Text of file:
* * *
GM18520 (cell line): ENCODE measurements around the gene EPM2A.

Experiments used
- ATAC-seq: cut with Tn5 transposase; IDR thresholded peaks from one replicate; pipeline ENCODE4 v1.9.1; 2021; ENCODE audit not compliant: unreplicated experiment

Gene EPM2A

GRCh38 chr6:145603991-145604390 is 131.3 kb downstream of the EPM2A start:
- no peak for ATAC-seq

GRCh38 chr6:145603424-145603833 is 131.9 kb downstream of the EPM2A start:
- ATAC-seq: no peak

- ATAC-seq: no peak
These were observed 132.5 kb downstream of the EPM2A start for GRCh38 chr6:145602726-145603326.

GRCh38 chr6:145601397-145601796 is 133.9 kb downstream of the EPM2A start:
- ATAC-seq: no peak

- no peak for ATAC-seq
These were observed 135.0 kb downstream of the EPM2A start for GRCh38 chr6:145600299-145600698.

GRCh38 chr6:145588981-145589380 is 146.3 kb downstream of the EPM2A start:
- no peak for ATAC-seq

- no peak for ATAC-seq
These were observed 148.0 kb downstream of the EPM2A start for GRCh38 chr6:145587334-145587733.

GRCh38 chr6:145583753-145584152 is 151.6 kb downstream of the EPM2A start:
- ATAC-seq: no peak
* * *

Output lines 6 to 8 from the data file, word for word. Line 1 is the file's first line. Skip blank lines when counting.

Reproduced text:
- no peak for ATAC-seq

GRCh38 chr6:145603424-145603833 is 131.9 kb downstream of the EPM2A start:
- ATAC-seq: no peak